Six Things I Learned in Six Days on Vermont’s Long Trail
Embarking on a long-distance hike is one of those things that you can never fully picture in advance; you won’t know what you’re in for until you’re in it. But once you’re in it, the lessons starting piling up like hotcakes! I’ve been on the Long Trail for about a week, and here’s what the trek has taught me thus far (emphasis on “me” – these are not meant to be apply to all hikers) :
1. Don’t trust your day one thoughts
Your thoughts on day one will straight up lie to you. They will tell you that what you’re embarking on is madness, that it’s futile, that you don’t have “it” in you, and that you won’t make connections with other people on the trail. They will tell you that maybe you could do this if you were with someone else, but that you’ll never be able to do it alone. In short, your day one thoughts will tell you that you’re inadequate. Do not trust these thoughts; when you wake up the next morning you will find that a lot of them have vanished into the ether. Will they return now and again? Without a doubt – but they will have lost some of their potency.
2. If you’re going to buy “zero drop” shoes, KNOW WHAT THAT MEANS
When I strode into the gear shop a few weeks before the start of my hike, I had one particular pair of shoes in mind. You guessed it: Altras. I’d heard they were the top-rated shoe on the AT, and when I tried them on, I could tell why immediately: they were super comfortable! The salesperson mentioned they were “zero drop,” which I didn’t give much more than a passing thought. I knew that meant that they didn’t have the same amount of heal support as other types of shoes, but I didn’t know the implications that might have. Well, three days into the trail, I became intimately acquainted with the beast that is Plantar Faciitis. In a nutshell, it’s a tendon issue along the bottom of your foot that makes it feel as though you’re being stabbed with literally every step. In short, it is utterly miserable and all-consuming. It’s possible my PF was caused by the hefty knee brace that I was wearing for the first few days (which I’ve since ditched), but it’s also entirely possible that is was caused by the shoes, since the “zero drop” style is apparently notorious for causing PF. I have a plan of attack for the next section, involving better stretching and a recently purchased massage ball, and I have my fingers and toes crossed that this doesn’t become a trail-ender. I’m stubborn and determined, but I also don’t want to inflict undue or irreparable harm on my body.
3. It’s entirely possible for the bags under the bags under the bags under your eyes to have their own bags
If sleep doesn’t come easily to you in the front country, you better bet it won’t come easily for the first few nights on trail. But heck, even once you start sleeping, you’re going to be exhausted. Unless you’re part of a very select percentage of the population, you’re going to be working your body about a bajillion times harder each day than you do normally. You aren’t just going to feel haggard, you’re going to look the part, too.
4. You rarely get to pick the soundtrack in your head
Have some favorite genres? Great! Too bad you won’t get to pick ’em. Songs will come in out of your noggin’ without a singular rhyme or reason. Hate the song you’re on and want to hit “skip?” Good luck! That song is leaving when it wants to leave – what you want is not that tune’s concern. I’m looking at you, Doja Cat.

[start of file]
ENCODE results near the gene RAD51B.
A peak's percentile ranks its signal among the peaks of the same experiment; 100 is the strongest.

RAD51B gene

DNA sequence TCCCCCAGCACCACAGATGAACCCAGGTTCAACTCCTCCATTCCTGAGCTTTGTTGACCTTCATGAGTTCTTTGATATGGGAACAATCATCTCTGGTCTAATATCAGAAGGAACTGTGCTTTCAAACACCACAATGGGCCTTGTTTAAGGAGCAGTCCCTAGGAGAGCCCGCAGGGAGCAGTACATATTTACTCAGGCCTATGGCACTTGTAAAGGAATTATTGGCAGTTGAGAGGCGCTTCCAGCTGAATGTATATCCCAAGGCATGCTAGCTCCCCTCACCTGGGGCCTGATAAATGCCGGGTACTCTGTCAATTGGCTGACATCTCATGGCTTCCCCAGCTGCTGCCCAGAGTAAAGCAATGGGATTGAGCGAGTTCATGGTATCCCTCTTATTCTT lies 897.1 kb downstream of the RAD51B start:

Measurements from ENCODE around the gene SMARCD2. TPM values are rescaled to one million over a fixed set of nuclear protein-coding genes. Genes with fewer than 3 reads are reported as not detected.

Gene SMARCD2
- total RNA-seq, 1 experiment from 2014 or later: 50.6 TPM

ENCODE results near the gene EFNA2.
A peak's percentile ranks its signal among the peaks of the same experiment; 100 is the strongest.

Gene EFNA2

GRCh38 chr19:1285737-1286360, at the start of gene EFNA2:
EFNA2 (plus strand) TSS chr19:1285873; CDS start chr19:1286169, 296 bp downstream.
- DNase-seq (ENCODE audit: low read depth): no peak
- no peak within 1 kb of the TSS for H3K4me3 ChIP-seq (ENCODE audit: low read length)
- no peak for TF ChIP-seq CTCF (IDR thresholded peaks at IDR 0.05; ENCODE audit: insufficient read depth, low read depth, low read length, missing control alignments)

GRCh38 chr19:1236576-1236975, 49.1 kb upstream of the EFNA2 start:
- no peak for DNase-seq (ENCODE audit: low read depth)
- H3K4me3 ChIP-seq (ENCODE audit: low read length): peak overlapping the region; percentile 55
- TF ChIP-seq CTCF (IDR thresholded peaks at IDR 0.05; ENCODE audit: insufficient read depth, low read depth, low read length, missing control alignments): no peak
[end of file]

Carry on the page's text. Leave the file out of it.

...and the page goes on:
5. “Hiker hunger” does NOT set in right away (pack accordingly)
I brought WAY too much food for the first section. Like, an absurd amount of food (in hindsight). I expected to be famished by the first full day on trail, but this was decidedly not the case. In fact, I still don’t think “hiker hunger” has set in yet. I went out to dinner with my dad last night (my folks live in Vermont), and only ate half my burger! Bring normal portions for the first stretch, or else you’ll end up having to force yourself to eat food to the point of discomfort (either that, or the weight will stay on your back). As wild as it sounds, I suspect I may have actually gained weight in these first six days.
6. You will inhabit a limbo zone in your evolution from normal civilian to “hiker trash”
I was contemplating potential trail names a couple days ago, but I felt that it was too soon to give myself one. I was still learning the ins and outs of the trail; both in terms of technical aspects and social norms. I decided that I still felt more like “Anna,” then the person she was probably becoming in the woods. But then, yesterday, as I sat at a parking lot waiting for a lift, Crocs on my stinky feet, eating jerky rolled up in tortillas with grubby hands, and looking decidedly worse for the wear, a young couple arrived in a Range Rover for a day hike. They looked at me and I looked at them, and in that exact moment realized that I was now in a limbo land between the “normal” world and the world of thru-hikers. And it was in that moment that I decided, that while I might not be full-blown hiker trash yet, it was no longer too early to have a trail name. So I went for it and gave myself one: Littlefoot (à la “Land Before Time.”). Apt, I think, for many reasons, including: my stature (5 foot), my foot issues, and the fact that in the movie, Littlefoot gets cast into a misadventure through which he manages to persevere by following his heart.
And there ya have it! Six things I learned in six days on Vermont’s Long Trail. Happy hiking and cheers to the unknowns!
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